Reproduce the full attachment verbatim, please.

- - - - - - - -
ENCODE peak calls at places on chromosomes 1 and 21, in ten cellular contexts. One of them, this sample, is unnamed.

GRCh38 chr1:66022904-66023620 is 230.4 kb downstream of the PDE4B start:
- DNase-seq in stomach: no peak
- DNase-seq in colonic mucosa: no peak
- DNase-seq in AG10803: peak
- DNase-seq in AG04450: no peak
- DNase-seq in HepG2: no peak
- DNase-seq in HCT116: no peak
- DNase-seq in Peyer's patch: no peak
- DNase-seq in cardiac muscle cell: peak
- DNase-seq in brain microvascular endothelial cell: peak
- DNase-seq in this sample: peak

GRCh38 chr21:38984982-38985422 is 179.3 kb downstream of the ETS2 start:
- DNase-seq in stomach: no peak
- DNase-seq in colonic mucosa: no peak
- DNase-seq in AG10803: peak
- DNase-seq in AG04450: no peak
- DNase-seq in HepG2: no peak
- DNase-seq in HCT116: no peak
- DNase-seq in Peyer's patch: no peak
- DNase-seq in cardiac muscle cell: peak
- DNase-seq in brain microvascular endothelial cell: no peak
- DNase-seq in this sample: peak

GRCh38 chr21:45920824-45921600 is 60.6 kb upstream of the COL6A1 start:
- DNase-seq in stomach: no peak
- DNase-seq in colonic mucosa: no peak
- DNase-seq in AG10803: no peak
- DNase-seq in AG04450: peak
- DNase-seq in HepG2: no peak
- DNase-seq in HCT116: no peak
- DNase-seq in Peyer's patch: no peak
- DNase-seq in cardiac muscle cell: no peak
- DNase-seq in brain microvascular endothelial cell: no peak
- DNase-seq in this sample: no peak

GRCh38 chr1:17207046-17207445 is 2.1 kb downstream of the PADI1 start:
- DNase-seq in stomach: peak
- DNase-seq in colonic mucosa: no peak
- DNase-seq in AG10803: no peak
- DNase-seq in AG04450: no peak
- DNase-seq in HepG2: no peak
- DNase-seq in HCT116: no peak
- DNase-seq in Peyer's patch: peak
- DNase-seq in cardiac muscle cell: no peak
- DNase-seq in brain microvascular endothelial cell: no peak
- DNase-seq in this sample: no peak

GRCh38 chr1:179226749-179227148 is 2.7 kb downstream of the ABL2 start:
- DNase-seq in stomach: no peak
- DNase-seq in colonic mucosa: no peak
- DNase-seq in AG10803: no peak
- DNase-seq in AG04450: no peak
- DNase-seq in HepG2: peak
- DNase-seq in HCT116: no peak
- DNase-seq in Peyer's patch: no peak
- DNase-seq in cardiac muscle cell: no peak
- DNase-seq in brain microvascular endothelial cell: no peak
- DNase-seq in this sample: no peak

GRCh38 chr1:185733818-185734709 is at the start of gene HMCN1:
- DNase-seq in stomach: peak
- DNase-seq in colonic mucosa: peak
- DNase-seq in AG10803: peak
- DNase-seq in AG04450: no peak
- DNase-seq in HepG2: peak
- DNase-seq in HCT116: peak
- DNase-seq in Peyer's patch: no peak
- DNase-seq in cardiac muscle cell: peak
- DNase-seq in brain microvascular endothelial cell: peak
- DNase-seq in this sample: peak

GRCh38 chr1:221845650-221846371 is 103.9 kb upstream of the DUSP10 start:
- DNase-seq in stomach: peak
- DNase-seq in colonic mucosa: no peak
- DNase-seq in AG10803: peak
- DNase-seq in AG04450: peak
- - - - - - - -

ENCODE peak calls at places on chromosomes 1 and 21, in ten cellular contexts. One of them, this sample, is unnamed.

GRCh38 chr1:66022904-66023620 is 230.4 kb downstream of the PDE4B start:
- DNase-seq in stomach: no peak
- DNase-seq in colonic mucosa: no peak
- DNase-seq in AG10803: peak
- DNase-seq in AG04450: no peak
- DNase-seq in HepG2: no peak
- DNase-seq in HCT116: no peak
- DNase-seq in Peyer's patch: no peak
- DNase-seq in cardiac muscle cell: peak
- DNase-seq in brain microvascular endothelial cell: peak
- DNase-seq in this sample: peak

GRCh38 chr21:38984982-38985422 is 179.3 kb downstream of the ETS2 start:
- DNase-seq in stomach: no peak
- DNase-seq in colonic mucosa: no peak
- DNase-seq in AG10803: peak
- DNase-seq in AG04450: no peak
- DNase-seq in HepG2: no peak
- DNase-seq in HCT116: no peak
- DNase-seq in Peyer's patch: no peak
- DNase-seq in cardiac muscle cell: peak
- DNase-seq in brain microvascular endothelial cell: no peak
- DNase-seq in this sample: peak

GRCh38 chr21:45920824-45921600 is 60.6 kb upstream of the COL6A1 start:
- DNase-seq in stomach: no peak
- DNase-seq in colonic mucosa: no peak
- DNase-seq in AG10803: no peak
- DNase-seq in AG04450: peak
- DNase-seq in HepG2: no peak
- DNase-seq in HCT116: no peak
- DNase-seq in Peyer's patch: no peak
- DNase-seq in cardiac muscle cell: no peak
- DNase-seq in brain microvascular endothelial cell: no peak
- DNase-seq in this sample: no peak

GRCh38 chr1:17207046-17207445 is 2.1 kb downstream of the PADI1 start:
- DNase-seq in stomach: peak
- DNase-seq in colonic mucosa: no peak
- DNase-seq in AG10803: no peak
- DNase-seq in AG04450: no peak
- DNase-seq in HepG2: no peak
- DNase-seq in HCT116: no peak
- DNase-seq in Peyer's patch: peak
- DNase-seq in cardiac muscle cell: no peak
- DNase-seq in brain microvascular endothelial cell: no peak
- DNase-seq in this sample: no peak

GRCh38 chr1:179226749-179227148 is 2.7 kb downstream of the ABL2 start:
- DNase-seq in stomach: no peak
- DNase-seq in colonic mucosa: no peak
- DNase-seq in AG10803: no peak
- DNase-seq in AG04450: no peak
- DNase-seq in HepG2: peak
- DNase-seq in HCT116: no peak
- DNase-seq in Peyer's patch: no peak
- DNase-seq in cardiac muscle cell: no peak
- DNase-seq in brain microvascular endothelial cell: no peak
- DNase-seq in this sample: no peak

GRCh38 chr1:185733818-185734709 is at the start of gene HMCN1:
- DNase-seq in stomach: peak
- DNase-seq in colonic mucosa: peak
- DNase-seq in AG10803: peak
- DNase-seq in AG04450: no peak
- DNase-seq in HepG2: peak
- DNase-seq in HCT116: peak
- DNase-seq in Peyer's patch: no peak
- DNase-seq in cardiac muscle cell: peak
- DNase-seq in brain microvascular endothelial cell: peak
- DNase-seq in this sample: peak

GRCh38 chr1:221845650-221846371 is 103.9 kb upstream of the DUSP10 start:
- DNase-seq in stomach: peak
- DNase-seq in colonic mucosa: no peak
- DNase-seq in AG10803: peak
- DNase-seq in AG04450: peak